Do you find that on days you aren’t training, all you want to do is eat? Our nutritionist, Marie Farag, is giving us the low-down on why we might feel that bit more peckish on a rest day.
Although you would expect to be less hungry when you are having a day off exercising, there are a range of factors that contribute to appetite regulation. Hunger hormones, muscle mass and metabolic rate play a role in our appetite.
You may find that after you exercise you aren’t that hungry. This could be related to the redistribution of blood flow to the gastrointestinal tract. As a result your hunger from exercising could be delayed.
After we exercise, our glycogen stores are depleted so our body may seek specific foods to restore blood sugar and glycogen. This may suggest why we have preferences for certain foods after we exercise.
Another factor is timing. If you exercise at a time that you would usually be having a meal, your body is in a state of energy deficit. As a result this can increase hunger a few days following exercise.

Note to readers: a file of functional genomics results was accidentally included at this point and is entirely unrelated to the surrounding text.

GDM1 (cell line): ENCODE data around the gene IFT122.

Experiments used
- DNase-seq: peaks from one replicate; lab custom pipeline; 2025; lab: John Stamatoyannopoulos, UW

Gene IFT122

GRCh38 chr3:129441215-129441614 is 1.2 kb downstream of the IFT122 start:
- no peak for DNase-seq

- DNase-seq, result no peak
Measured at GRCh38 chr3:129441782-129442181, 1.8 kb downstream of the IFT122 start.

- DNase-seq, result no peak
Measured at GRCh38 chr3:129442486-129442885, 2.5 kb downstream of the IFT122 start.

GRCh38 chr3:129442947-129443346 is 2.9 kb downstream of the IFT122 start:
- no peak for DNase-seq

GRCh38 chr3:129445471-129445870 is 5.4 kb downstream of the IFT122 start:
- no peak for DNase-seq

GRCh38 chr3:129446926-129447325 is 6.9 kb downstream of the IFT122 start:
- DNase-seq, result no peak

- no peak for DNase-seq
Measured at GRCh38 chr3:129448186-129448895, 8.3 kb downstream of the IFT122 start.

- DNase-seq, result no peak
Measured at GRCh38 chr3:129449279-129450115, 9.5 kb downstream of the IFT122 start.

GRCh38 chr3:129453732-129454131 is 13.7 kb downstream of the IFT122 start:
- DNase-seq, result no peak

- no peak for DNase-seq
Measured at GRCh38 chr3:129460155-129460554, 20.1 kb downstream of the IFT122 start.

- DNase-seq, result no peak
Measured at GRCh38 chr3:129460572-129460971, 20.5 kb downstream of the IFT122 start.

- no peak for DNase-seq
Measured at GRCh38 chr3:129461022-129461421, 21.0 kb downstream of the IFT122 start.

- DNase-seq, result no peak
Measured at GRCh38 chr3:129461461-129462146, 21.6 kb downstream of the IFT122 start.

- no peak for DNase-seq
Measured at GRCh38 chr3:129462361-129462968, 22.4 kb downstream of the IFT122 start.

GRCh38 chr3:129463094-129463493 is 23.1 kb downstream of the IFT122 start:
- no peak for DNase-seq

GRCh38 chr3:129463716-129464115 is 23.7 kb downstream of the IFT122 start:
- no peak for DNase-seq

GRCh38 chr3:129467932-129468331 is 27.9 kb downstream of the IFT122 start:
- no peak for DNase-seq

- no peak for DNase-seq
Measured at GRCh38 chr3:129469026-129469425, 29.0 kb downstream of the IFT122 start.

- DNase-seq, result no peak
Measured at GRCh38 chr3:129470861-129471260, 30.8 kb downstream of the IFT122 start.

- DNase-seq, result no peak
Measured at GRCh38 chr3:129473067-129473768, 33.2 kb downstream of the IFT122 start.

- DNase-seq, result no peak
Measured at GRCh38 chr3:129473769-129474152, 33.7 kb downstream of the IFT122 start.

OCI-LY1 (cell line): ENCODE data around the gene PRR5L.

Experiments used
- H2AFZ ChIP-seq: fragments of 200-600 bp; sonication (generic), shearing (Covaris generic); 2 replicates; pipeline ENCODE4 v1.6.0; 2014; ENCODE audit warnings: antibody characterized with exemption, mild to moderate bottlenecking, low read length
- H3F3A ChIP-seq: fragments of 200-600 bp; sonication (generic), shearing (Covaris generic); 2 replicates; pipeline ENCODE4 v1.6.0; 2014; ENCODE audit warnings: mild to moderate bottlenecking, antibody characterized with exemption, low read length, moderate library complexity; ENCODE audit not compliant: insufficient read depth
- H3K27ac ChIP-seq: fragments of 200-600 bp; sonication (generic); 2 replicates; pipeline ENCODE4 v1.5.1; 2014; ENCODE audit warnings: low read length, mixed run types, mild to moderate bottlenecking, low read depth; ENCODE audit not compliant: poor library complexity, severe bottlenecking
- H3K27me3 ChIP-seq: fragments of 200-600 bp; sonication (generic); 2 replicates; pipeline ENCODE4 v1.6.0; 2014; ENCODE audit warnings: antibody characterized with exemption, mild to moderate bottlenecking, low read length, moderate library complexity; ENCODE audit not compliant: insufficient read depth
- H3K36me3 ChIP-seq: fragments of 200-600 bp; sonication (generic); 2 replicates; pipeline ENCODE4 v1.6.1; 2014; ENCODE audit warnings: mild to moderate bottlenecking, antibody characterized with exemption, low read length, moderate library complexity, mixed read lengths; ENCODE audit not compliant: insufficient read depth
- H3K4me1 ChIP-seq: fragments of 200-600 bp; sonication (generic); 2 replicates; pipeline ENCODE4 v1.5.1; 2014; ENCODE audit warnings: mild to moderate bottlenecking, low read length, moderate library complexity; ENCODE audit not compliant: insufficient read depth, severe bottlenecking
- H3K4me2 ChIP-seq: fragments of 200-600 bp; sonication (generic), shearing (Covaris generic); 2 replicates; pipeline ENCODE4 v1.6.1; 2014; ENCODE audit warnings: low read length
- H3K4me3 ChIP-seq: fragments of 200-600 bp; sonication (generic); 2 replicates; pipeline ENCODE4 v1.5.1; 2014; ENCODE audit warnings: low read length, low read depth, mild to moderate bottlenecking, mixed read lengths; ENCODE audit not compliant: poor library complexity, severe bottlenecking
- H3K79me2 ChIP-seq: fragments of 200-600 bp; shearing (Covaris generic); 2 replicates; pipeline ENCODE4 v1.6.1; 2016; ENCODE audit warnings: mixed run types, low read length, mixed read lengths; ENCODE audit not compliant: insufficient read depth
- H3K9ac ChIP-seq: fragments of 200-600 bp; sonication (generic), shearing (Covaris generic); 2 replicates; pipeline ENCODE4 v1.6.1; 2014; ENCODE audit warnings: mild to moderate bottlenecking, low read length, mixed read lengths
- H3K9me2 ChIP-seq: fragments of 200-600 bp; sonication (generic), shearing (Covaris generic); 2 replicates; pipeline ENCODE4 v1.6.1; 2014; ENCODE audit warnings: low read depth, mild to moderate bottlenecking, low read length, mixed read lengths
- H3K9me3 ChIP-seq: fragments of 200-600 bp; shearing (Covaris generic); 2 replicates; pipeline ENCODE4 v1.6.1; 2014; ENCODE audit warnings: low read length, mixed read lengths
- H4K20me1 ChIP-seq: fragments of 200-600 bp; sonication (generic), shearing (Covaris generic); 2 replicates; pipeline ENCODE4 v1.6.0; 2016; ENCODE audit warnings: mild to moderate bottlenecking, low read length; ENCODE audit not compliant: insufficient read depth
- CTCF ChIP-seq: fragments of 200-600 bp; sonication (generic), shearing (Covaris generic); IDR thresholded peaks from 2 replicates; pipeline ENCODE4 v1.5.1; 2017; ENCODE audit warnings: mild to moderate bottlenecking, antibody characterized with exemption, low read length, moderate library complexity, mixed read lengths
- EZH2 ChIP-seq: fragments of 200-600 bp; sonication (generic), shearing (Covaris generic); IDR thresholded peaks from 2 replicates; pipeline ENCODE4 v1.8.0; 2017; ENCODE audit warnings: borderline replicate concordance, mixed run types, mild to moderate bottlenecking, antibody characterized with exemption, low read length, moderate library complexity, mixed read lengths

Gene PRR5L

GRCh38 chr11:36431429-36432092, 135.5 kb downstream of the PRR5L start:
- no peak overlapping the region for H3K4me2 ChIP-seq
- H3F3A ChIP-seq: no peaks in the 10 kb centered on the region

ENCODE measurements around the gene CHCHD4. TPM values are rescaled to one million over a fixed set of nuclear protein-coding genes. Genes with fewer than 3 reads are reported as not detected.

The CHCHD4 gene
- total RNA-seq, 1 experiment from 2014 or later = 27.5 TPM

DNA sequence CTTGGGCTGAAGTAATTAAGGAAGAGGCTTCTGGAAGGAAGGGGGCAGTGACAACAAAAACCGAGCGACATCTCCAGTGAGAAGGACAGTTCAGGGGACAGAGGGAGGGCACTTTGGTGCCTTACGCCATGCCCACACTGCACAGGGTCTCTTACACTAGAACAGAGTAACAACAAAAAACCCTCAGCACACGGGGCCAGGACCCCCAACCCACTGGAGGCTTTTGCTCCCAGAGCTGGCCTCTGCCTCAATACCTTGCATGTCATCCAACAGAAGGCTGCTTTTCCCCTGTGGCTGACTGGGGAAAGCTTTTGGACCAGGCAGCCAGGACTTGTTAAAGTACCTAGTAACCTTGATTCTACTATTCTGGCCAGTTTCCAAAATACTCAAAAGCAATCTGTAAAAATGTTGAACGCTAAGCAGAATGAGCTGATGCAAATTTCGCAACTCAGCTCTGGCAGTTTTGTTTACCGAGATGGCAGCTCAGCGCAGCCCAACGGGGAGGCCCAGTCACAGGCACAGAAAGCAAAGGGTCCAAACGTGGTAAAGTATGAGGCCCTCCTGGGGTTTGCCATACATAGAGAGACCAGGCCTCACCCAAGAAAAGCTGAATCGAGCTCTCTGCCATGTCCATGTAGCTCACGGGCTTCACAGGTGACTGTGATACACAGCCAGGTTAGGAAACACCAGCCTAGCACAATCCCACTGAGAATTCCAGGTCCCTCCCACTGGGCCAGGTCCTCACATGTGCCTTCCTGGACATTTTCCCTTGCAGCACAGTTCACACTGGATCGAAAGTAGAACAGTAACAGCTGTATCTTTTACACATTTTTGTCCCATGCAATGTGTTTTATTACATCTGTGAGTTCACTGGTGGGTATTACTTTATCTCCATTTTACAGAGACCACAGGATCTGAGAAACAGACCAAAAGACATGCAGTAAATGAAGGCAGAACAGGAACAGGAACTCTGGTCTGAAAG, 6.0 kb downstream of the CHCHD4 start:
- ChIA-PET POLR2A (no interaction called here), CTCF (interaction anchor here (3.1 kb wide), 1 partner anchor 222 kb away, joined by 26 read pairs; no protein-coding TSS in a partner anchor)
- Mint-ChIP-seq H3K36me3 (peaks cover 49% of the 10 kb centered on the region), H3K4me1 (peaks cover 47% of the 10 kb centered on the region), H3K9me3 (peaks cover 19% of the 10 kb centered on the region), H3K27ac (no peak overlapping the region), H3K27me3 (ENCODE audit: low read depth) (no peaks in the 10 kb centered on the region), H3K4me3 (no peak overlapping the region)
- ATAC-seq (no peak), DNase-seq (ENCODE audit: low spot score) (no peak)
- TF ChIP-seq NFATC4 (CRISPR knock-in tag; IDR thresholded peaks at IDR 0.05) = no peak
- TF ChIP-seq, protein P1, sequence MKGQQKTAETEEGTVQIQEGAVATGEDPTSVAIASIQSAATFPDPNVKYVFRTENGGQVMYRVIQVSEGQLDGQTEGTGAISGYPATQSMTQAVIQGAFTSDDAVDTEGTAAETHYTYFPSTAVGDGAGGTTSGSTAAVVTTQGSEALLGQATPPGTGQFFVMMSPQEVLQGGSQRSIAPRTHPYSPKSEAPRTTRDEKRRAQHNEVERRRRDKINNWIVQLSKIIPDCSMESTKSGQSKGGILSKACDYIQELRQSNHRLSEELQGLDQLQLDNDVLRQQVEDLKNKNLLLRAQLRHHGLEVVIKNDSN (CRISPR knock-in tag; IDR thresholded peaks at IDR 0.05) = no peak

On the day after exercising our body is in a state of energy deficit. This can trigger our hunger hormones to turn on, which leads to increased hunger.
It is important to listen to your body and give it what it needs. Just because you exercised less on a particular day doesn’t mean that you need to restrict your food intake if you are hungry. Eating balanced meals without restricting yourself on a rest day will help to aid recovery, so you can perform at your best in your following training sessions.